Imperfect C++

Author: Matthew Wilson
Publisher: Addison Wesley, 2004
Pages: 608
ISBN: 978-0321228772
Aimed at: Very experienced C++ programmers
Rating: 4
Pros: Highly technical and sophisticated
Cons: Academic
Reviewed by: Harry Fairhead

We all know that C++ isn’t perfect and Matthew Wilson aims to explain how to put it right. Matthew is an Australian but the text reads very much like the work of a parochial UK author – fine for us UK readers but what must the US market make of it? This book is as idiosyncratic as a west coast surfing or extreme sports text. It outlines the author’s views on how to program and how to best use C++ and is full of academic references and “knowing” quotes from other people’s work.

While the first few pages are gentle and persuasive, as soon as we get started you had better be a C++ expert to make anything of it. Templates and similar advanced features are used without any explanation and you either understand the examples or you don’t. The examples are more concerned with erudite philosophy and why you should be doing something rather than elucidating what you are doing. Even if you do understand everything you are left with an overwhelming feeling that perhaps C++ is just too flawed as a language to justify the extreme efforts that are being expended on saving it.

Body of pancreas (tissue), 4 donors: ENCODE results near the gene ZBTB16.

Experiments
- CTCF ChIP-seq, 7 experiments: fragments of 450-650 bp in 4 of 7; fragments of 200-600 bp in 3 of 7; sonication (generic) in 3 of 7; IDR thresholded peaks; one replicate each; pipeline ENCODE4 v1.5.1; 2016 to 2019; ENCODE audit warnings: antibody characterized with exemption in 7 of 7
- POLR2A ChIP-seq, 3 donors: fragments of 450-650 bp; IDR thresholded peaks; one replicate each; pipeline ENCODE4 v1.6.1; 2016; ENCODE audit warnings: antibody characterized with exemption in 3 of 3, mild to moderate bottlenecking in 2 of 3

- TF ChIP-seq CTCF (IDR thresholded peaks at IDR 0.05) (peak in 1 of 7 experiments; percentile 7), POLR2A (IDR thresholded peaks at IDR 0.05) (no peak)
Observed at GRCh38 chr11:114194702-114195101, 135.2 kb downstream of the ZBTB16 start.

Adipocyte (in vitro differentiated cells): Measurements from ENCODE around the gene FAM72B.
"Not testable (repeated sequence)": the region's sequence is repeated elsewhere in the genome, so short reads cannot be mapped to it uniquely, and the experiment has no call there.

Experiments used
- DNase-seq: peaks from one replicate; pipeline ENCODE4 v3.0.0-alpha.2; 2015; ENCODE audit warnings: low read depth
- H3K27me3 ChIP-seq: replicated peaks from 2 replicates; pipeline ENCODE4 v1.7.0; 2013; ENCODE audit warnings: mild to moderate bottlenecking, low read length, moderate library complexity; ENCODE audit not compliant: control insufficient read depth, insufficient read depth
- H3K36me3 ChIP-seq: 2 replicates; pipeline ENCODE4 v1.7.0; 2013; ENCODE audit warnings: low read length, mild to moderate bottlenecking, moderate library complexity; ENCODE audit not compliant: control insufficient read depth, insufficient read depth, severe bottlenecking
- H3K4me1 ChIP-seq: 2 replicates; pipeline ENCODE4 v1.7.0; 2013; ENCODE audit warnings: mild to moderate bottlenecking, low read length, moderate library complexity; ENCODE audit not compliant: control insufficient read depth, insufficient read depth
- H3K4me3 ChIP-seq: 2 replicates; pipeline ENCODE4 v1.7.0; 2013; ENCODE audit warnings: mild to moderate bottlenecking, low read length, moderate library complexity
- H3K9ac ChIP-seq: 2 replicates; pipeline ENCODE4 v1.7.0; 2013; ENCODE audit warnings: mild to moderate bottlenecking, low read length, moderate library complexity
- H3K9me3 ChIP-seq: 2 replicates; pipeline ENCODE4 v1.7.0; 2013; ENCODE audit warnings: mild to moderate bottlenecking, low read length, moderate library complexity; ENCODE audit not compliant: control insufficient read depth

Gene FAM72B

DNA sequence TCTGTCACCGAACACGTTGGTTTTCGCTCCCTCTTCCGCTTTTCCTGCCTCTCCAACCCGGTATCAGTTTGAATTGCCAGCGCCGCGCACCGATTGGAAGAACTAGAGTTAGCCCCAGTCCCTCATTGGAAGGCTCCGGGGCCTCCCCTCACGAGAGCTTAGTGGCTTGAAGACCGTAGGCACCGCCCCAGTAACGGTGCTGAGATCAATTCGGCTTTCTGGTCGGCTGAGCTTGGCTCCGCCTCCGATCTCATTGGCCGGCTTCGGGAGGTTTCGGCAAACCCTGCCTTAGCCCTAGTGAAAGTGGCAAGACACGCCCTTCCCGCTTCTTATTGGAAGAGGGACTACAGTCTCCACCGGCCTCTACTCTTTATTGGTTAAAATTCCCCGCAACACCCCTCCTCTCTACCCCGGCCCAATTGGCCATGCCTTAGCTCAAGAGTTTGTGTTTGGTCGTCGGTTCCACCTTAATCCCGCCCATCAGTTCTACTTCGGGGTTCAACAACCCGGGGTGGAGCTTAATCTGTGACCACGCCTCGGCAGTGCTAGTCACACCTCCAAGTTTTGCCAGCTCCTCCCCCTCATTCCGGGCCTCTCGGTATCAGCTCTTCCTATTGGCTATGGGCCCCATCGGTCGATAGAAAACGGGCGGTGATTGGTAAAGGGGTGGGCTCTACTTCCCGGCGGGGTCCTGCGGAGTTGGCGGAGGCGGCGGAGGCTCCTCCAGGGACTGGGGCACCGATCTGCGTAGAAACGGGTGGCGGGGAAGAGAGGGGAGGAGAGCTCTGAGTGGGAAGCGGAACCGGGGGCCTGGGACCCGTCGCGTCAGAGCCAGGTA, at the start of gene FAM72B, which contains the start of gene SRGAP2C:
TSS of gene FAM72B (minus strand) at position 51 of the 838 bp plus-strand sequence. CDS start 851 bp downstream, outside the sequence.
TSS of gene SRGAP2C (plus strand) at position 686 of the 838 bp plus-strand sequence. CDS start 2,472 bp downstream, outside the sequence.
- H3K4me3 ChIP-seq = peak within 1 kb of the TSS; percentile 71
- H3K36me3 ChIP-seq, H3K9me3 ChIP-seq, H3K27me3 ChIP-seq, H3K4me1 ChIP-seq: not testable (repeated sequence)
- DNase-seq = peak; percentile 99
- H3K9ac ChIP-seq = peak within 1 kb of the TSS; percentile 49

It puts you in mind of a TV series “when good languages go bad”. C was a good language in its time – a high level assembler – but C++ is perhaps best described as a low level object-oriented language. You can make it anything you want to make it and as such over all the language has no discipline.

This book is about instilling discipline into its practitioners when the fault lies in the language. If you are a C++ super expert and enthusiast then this is a book you will enjoy, but it isn’t for the general reader.

Last Updated ( Friday, 30 October 2009 )